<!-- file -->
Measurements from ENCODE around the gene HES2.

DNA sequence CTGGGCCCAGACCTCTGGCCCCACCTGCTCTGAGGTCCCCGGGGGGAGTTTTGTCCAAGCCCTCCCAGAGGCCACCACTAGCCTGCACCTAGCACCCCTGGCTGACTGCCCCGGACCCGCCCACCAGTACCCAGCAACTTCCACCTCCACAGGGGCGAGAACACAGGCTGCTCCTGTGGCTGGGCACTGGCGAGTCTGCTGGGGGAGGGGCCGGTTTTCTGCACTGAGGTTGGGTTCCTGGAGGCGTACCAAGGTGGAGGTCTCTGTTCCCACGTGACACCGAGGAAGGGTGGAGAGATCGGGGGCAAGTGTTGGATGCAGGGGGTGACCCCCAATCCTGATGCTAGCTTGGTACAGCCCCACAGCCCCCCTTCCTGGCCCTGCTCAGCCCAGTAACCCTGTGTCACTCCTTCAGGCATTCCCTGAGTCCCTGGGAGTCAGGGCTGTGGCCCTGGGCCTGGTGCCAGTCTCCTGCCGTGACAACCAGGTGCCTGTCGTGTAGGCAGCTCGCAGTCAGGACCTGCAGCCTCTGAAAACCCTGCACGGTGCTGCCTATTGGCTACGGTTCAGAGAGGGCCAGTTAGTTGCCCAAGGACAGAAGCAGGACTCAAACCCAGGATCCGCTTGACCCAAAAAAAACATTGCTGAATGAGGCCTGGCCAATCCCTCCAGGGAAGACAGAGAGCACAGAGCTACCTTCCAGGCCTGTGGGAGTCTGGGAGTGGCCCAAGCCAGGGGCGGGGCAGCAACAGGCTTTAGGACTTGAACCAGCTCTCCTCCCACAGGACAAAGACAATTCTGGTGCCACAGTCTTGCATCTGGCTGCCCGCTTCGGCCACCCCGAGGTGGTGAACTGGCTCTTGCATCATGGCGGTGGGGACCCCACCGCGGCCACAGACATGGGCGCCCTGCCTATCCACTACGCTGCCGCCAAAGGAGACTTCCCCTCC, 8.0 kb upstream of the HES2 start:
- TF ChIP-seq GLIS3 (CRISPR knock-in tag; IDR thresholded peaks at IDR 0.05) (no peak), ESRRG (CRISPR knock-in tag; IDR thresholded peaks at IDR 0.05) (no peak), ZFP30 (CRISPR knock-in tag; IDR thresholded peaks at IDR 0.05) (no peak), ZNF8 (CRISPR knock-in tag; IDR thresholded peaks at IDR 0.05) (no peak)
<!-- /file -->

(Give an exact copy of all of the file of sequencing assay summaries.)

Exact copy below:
Measurements from ENCODE around the gene HES2.

DNA sequence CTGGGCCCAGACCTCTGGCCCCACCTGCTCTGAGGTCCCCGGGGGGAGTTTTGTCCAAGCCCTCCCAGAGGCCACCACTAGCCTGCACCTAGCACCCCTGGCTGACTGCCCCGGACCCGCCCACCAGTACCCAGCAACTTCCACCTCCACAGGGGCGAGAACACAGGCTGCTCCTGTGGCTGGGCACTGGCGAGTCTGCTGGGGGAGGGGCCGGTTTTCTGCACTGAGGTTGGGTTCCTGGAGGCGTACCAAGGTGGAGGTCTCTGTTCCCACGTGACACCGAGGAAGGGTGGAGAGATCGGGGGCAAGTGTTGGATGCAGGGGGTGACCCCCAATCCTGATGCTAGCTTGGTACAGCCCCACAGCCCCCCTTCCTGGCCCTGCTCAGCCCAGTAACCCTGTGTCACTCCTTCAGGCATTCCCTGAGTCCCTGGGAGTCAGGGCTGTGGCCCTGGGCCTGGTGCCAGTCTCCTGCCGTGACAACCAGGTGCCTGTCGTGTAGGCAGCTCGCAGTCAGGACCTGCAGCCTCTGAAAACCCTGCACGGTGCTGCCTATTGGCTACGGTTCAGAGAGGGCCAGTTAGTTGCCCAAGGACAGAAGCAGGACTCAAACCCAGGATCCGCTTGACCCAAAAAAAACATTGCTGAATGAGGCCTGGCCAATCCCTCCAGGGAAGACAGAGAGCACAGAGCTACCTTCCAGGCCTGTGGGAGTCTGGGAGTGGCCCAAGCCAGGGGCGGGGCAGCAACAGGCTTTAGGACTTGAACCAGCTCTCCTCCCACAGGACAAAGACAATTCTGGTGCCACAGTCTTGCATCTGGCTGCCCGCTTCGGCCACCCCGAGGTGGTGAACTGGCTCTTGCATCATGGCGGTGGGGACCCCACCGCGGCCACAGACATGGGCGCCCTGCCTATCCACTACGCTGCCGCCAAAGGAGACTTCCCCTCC, 8.0 kb upstream of the HES2 start:
- TF ChIP-seq GLIS3 (CRISPR knock-in tag; IDR thresholded peaks at IDR 0.05) (no peak), ESRRG (CRISPR knock-in tag; IDR thresholded peaks at IDR 0.05) (no peak), ZFP30 (CRISPR knock-in tag; IDR thresholded peaks at IDR 0.05) (no peak), ZNF8 (CRISPR knock-in tag; IDR thresholded peaks at IDR 0.05) (no peak)